The other day I entered my son’s bedroom on some errand or another, and realized something important. It had to do with the olfactory impact of enclosing an adolescent and his Axe body spray in a small space with a fish tank and an only halfway clean lizard terrarium.
I realized my gag reflex has returned.
I’m not sure why this surprises me, but it does and I’m kind of sad. I used to have an iron stomach when it came to unpleasantness. But my once desensitized sniffer must have been part of a latent superpower that surfaces when I need it most; like back in the day when I’d decide whether a toddler needed a change by putting his diapered butt right up to my face. When this superpower is fully engaged, I can scrape dried poo off my shirtsleeve with the aplomb of a Ludlum CIA operative pitching a Molotov cocktail at a Russian mafia stronghold and then taking a slow-motion saunter toward the camera with a wink and a hair flip.
I have to tell you, that thought made me do a Google search for something like this:
Photo by Film Frame – © DreamWorks II Distribution Co., LLC. All Rights Reserved.
But then I stumbled upon this … and it made my day.
(and, well, let’s be honest, it probably more accurately resembles me leaving the scene of an explosion). (more…)
Our house. But back in the day, before this stuff started to accumulate.
First, regardless of the title, let’s just get this out of the way: there are too many made up words with which one can describe what’s been going on around here, but probably shouldn’t. To wit:
Snowpocalypse, Snowtastrophe, Snowstruction, Snowmageddon, Snowlamity, Snowlocaust, Snowfandango.
Maybe some of those were cute after the snow started coming. But then it kept coming and then started breaking off gutters and marooning cars. Now we’ve had three days of no school, and yesterday there was five more inches of the white stuff and then freezing rain, and there’s no way any of that’s cute any more. None of it.
I actually love the snow. I do. Sure it’s inconvenient and messy, but this year it came right before Christmas and you’d have to be a sour pit of misery not to notice when your neighborhood looks like it’s auditioning for a Hallmark Hall of Fame special about do-gooders and miracles and fa-la-la-la-la.
But, now it’s January, and we’re socked in and preparing for power outages and trees falling and ice dams, and wondering whether we’re insured for flooding. Okay, we’re weather lightweights, but whatever. I’m getting antsy. (more…)
It’s that time when we’re supposed to reflect and set goals for the New Year. Or if you’re a member of the more cynical set, it’s time to ridicule resolution-makers and people who take up all the parking spots at the gym until February. Depending on the year, I could go either way.
I was looking through some old posts this morning, thinking about what I’ve put out there (more or less publicly, depending upon how much traffic you think this little blog gets) and I’ve realized a couple of things:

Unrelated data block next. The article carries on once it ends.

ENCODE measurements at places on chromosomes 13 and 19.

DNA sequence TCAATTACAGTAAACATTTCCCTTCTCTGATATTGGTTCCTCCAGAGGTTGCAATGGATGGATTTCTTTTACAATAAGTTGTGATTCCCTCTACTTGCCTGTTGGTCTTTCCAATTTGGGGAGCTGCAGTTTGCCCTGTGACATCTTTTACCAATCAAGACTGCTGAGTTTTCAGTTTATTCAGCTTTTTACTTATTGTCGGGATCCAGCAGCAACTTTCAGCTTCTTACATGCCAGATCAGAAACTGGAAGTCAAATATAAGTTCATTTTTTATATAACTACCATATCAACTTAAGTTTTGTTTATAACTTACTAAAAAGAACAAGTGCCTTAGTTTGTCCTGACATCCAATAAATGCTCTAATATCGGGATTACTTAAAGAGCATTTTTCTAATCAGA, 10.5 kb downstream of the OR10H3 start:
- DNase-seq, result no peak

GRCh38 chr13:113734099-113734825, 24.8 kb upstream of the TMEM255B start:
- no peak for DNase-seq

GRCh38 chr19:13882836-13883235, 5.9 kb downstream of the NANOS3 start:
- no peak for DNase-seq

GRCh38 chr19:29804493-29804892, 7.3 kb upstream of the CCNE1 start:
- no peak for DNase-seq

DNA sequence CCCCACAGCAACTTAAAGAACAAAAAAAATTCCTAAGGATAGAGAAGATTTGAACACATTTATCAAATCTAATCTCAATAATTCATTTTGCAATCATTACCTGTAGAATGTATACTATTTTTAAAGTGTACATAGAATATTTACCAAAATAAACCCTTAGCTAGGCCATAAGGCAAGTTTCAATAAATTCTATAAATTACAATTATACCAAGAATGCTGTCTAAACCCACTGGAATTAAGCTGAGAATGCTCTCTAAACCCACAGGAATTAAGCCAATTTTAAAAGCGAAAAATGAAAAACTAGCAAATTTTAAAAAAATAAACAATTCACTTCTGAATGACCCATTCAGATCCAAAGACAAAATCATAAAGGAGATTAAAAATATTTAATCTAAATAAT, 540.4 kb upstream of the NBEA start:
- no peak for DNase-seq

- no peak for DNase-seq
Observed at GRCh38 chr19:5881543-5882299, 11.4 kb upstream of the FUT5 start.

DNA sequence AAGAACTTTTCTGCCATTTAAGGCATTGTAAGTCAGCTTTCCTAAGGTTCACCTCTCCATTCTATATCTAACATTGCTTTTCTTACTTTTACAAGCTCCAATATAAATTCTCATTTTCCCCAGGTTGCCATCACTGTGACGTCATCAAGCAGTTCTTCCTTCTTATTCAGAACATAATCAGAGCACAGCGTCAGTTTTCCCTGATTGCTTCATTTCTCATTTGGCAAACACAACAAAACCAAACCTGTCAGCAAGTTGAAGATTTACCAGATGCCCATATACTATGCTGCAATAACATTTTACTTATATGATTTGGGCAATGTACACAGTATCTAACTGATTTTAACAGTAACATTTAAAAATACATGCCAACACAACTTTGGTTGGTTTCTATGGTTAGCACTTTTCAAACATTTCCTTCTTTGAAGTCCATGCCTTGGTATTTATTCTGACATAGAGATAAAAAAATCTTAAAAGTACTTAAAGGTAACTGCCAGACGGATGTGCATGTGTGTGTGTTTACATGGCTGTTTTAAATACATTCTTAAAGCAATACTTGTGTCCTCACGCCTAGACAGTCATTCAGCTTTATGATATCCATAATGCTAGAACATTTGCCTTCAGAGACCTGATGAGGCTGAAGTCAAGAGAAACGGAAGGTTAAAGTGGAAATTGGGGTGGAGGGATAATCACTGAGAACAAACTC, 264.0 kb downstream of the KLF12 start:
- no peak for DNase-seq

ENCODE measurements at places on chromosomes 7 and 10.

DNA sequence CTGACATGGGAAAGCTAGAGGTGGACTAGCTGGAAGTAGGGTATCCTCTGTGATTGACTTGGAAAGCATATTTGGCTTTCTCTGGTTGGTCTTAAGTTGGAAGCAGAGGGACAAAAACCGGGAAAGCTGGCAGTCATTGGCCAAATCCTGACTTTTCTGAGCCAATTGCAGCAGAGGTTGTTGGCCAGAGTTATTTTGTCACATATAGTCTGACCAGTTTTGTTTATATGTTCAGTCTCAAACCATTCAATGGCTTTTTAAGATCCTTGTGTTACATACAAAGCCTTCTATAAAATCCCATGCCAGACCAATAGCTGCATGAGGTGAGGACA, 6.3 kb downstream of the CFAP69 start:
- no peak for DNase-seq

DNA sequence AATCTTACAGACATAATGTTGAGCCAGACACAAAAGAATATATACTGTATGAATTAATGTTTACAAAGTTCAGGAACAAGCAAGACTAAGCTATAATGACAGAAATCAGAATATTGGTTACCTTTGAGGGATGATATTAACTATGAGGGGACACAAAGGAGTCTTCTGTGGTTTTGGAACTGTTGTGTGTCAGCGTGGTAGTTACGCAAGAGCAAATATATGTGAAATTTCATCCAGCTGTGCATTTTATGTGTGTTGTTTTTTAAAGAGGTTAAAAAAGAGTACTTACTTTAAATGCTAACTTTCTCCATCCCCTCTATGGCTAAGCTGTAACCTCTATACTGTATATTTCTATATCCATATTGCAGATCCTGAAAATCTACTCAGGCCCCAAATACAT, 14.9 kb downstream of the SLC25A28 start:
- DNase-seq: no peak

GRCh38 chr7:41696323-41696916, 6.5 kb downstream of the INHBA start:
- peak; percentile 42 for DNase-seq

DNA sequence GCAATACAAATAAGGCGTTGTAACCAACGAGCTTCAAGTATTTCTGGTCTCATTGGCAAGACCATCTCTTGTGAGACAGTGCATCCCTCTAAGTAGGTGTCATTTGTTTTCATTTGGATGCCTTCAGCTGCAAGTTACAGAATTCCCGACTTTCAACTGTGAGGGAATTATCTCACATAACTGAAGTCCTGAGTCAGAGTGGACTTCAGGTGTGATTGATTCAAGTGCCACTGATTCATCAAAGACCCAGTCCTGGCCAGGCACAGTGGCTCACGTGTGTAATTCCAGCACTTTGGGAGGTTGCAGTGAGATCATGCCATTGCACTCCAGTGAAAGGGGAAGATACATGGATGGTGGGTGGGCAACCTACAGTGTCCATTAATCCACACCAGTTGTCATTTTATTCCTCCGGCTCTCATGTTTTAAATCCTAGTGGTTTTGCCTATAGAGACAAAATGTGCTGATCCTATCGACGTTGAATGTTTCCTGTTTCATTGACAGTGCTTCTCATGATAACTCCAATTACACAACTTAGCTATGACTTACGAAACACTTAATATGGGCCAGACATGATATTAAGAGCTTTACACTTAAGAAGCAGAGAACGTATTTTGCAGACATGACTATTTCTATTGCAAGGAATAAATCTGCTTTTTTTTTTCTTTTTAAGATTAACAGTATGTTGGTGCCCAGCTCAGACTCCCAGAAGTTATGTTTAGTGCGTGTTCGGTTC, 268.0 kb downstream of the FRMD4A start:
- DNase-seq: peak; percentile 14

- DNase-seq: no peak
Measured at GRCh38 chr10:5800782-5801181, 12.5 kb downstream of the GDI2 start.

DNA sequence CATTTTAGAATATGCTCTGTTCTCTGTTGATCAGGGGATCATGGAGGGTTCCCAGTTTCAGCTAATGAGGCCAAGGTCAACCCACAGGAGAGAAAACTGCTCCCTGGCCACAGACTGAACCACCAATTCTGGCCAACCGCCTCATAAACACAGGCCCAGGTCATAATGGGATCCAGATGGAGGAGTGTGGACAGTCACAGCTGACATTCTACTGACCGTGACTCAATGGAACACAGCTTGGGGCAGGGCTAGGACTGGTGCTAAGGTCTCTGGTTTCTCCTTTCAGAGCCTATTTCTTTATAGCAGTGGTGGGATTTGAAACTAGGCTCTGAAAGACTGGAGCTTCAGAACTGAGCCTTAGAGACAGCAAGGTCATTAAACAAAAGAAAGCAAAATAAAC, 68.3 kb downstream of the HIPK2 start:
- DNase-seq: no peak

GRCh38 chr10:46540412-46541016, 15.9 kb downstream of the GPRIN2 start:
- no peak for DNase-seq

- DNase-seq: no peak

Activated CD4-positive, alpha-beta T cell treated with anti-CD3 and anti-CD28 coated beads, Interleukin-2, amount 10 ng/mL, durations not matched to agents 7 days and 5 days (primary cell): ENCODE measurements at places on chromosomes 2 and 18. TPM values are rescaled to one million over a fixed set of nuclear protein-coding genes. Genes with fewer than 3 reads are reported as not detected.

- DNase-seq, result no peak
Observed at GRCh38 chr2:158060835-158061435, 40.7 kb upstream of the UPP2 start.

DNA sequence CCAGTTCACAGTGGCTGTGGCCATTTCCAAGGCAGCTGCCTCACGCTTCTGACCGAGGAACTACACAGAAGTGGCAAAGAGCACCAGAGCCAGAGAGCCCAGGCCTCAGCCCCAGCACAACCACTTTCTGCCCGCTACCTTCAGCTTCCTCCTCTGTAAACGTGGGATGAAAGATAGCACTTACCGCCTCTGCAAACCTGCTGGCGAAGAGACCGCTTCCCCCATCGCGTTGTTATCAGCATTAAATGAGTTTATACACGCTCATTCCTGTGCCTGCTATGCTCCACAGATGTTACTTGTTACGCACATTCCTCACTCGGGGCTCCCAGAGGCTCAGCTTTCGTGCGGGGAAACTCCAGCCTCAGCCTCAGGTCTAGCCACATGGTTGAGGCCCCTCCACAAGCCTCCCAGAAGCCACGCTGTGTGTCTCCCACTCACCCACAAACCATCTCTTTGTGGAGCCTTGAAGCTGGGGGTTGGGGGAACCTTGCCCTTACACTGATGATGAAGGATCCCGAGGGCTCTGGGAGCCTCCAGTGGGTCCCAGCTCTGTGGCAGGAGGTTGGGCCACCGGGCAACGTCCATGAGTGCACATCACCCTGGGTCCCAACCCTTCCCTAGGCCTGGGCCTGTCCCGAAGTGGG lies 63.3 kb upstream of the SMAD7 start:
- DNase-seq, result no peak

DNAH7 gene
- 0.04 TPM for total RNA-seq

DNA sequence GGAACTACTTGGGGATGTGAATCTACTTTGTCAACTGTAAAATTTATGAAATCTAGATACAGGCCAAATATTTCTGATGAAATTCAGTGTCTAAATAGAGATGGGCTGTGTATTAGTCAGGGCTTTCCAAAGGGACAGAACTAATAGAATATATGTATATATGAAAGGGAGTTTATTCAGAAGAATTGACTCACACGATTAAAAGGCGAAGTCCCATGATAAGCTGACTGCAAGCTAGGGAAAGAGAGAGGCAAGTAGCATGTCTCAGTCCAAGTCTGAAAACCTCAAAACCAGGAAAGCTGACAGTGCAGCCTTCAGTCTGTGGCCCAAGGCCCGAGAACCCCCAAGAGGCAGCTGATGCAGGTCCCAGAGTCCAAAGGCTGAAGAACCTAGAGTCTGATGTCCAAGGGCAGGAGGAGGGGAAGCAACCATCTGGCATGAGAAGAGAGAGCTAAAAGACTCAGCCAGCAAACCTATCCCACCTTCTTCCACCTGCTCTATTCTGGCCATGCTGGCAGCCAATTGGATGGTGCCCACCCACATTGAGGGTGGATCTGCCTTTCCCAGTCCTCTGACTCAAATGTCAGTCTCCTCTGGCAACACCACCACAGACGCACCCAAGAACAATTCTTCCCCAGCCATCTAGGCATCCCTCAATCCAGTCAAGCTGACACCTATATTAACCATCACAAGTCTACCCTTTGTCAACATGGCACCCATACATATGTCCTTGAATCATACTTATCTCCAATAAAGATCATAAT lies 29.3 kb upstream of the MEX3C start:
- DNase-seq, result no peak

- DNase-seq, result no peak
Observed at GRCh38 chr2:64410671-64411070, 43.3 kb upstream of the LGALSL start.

- I’m really good at setting goals that I never think about, ever again.
- … Nope, that’s it. There’s just the one thing. I like bullet points.
My efforts for the holiday were acknowledged and rewarded #BeMoreMerry
We had a rather interesting weekend, after an exhausting but ultimately satisfying month wherein I deliberately set my sights on NOT resenting all of the holiday fuss and expense and impositions on my time and waistline. Turns out I can generate all kinds of good, yule-tide ju-ju when I set my mind to it, even though I’m predisposed to Grinch-ism. (more…)
A little trivia about this blog:
- It started as family travel journal. Turns out, when you take a couple of kids around the world, you may leave grandparents skittish about the lack of daily contact, even if they weren’t terribly helicopter-y before you talked about getting on a plane.
- It morphed into a sort of therapeutic confession of my parental shortcomings.
- It may have been envisioned, at one time, as a book platform.
- Most days it’s just me, procrastinating. Because sometimes more substantial writing projects are hard and kind of a drag and there’s a lot of self-doubt and introspection and who needs that kind of garbage, anyway?
Me. I need that kind of garbage. I’ve been neglecting this blog because I’m working on something else. I’ll bet you haven’t guessed, either, but it rhymes with …. with look and …. and hook.
… And that ‘something else’ may never see the light of day, which is hard for a blogger who’s used to immediate feedback regardless of how much whatever I’ve written stinks to high heaven.
So today, I’m back on the blog, taking a breather from 74,000 words of what could be the worst crap ever typed on a keyboard, to hold forth on this thing I’ve now done exactly one time, and not entirely to completion, and on which I am nevertheless an expert.
Ahem … blog versus book: a comparison. (more…)
“Don’t you just get more and more excited as it gets closer to Christmas?”
This was the start of a conversation over scrambled eggs yesterday, December-the-very-first, with our exchange student, Anna. Since I don’t talk much before 8 am, my only reply was to stare at her over my coffee mug, contemplating her sobriety.
Then I thought about the relationship I have the holidays, and how likely it is I’m gonna let this girl way down sometime in the coming weeks.
If you’ve been here for any length of time, you know I’m kind of a Scrooge. Want a refresher? Well there’s that tale about our amazing city lights tour – aka the Vomit Trolley Ride of 2004, or the one about how I only do Christmas crafts as an act of revenge, or there was that time I almost came to blows with Santa.
I haven’t any excuse for this hostility. It’s not that Christmas is a particularly dark time of year for me. I don’t get seasonal depression. There’s no trauma in my past. I’m just one of those people who really doesn’t go in for schmaltz. Or shopping. Or crafts, clutter, or empty calories for that matter (except beer, that is. And I do kinda dig spiked eggnog). I’m mostly just lazy. And a cynic. And schmaltz is way less funny than cynicism.